Despite owning one of the worst offenses in the majors, the Giants' defense of their 2010 World Series title went smoothly well into the second half of the season. They led the National League West as late as August 9, but then they lost 17 out of their next 28 games. A strong September finish was not enough to get the Giants back to the postseason, leaving the organization to ponder how to retool for the 2012 campaign.
The club's offseason moves suggest the organization thinks it had the right formula in 2010 and 2011. The pitching staff will go largely unchanged, though control-challenged lefty Jonathan Sanchez was dealt to the Royals and bullpen righty Ramon Ramirez was sent to the Mets. The Sanchez trade netted Melky Cabrera, who will replace retired Pat Burrell and departed free agent Cody Ross in left field. Ramirez was packaged with Andres Torres to bring in center fielder Angel Pagan. Midseason acquisition Carlos Beltran was allowed to leave as a free agent, completing the turnover of the outfield and giving defensive whiz Nate Schierholtz an opportunity to play regularly in right field.
The Giants will once again rely on pitching and the upgrade of their defense should reinforce an existing strength. However, they lost their best hitter in Beltran and unless Cabrera can take a step up from his surprising 2011 performance, an already-weak offense will sustain a stomach punch. Pablo Sandoval becomes the Giants' most potent bat and at least he will enjoy the benefit of getting Buster Posey back in the lineup. The young catcher missed the last four months of the season after his nasty home plate collision with the Marlins' Scott Cousins, but he enters spring training ready to catch and hit. To minimize the strain on his ankle and leg Posey will spend some time at first base as well as behind the plate this season.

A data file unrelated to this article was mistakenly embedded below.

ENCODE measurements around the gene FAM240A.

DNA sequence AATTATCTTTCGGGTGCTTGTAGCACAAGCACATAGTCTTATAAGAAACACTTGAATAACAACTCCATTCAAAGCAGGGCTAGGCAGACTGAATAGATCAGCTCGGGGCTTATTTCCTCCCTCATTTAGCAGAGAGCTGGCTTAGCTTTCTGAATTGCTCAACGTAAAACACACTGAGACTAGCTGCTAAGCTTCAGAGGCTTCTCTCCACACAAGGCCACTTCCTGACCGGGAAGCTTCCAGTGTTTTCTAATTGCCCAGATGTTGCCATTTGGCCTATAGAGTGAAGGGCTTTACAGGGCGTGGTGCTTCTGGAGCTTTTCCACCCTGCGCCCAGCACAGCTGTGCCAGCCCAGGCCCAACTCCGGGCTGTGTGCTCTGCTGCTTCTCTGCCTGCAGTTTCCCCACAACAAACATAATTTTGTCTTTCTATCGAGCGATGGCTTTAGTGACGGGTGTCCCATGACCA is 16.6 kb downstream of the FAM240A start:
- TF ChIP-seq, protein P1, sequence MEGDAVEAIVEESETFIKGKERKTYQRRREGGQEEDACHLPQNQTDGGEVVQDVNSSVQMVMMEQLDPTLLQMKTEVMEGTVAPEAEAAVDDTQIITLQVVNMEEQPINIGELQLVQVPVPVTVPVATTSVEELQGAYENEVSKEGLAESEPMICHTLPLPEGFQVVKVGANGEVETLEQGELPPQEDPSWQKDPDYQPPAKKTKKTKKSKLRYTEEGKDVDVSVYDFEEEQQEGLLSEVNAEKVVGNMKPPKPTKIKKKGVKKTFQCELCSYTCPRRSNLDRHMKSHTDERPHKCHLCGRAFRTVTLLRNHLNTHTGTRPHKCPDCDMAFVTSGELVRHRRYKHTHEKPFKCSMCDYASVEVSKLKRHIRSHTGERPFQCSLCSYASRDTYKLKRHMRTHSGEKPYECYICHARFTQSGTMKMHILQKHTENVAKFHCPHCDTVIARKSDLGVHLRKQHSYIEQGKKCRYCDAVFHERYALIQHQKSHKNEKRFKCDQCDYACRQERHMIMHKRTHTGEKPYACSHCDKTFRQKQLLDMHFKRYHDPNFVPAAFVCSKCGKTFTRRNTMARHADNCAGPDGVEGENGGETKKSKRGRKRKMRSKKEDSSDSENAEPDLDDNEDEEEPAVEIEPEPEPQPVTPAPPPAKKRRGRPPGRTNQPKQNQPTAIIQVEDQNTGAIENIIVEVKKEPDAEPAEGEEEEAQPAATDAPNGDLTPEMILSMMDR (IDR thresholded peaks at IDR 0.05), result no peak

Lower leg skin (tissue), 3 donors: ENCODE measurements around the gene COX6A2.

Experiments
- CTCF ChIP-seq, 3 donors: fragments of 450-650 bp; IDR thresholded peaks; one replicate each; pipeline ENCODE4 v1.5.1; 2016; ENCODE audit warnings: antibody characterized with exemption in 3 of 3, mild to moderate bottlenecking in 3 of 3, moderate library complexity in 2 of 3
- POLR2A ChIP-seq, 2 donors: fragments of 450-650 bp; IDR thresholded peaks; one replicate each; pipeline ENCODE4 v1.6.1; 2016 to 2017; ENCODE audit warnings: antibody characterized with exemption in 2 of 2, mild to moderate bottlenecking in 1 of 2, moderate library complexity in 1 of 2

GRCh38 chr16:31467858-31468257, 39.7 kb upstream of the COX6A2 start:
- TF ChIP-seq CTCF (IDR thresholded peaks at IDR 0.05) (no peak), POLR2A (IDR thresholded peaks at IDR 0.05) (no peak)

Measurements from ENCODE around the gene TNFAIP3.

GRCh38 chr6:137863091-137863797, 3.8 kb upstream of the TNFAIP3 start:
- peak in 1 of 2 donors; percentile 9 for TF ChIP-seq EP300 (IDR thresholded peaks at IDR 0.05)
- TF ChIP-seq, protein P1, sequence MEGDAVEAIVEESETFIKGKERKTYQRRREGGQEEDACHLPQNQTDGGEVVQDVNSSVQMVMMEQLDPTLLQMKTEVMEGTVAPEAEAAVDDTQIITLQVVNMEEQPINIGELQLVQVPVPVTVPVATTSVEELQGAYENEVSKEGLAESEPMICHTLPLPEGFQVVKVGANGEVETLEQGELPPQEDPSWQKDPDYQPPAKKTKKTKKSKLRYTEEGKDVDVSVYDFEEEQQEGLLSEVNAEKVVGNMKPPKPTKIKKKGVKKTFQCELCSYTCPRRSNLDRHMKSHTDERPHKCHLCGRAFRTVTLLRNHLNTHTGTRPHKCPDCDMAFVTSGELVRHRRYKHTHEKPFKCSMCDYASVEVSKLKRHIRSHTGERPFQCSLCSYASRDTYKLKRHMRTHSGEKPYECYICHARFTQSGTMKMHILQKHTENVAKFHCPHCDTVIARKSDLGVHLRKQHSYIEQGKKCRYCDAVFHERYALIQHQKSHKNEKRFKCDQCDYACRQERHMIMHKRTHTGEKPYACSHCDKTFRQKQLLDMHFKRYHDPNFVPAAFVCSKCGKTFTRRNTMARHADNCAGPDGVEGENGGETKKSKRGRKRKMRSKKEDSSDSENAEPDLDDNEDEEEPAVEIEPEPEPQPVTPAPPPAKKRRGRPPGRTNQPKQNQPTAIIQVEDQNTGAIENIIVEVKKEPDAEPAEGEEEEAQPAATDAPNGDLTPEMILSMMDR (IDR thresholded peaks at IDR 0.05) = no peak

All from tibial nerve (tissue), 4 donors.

Posey won't be the only key regular to return from a season-ending injury. Closer Brian Wilson faltered last season, particularly down the stretch, as he battled an elbow strain, but he is reportedly pain-free for the start of spring training. Freddy Sanchez will make his return from shoulder surgery, teaming up with sophomore shortstop Brandon Crawford as the team's double-play combination. Aubrey Huff wasn't shut down but he was limited to 50 plate appearances in September due to back issues. He is the favorite to return as the regular first baseman, though he will have to fend off Brandon Belt and Brett Pill.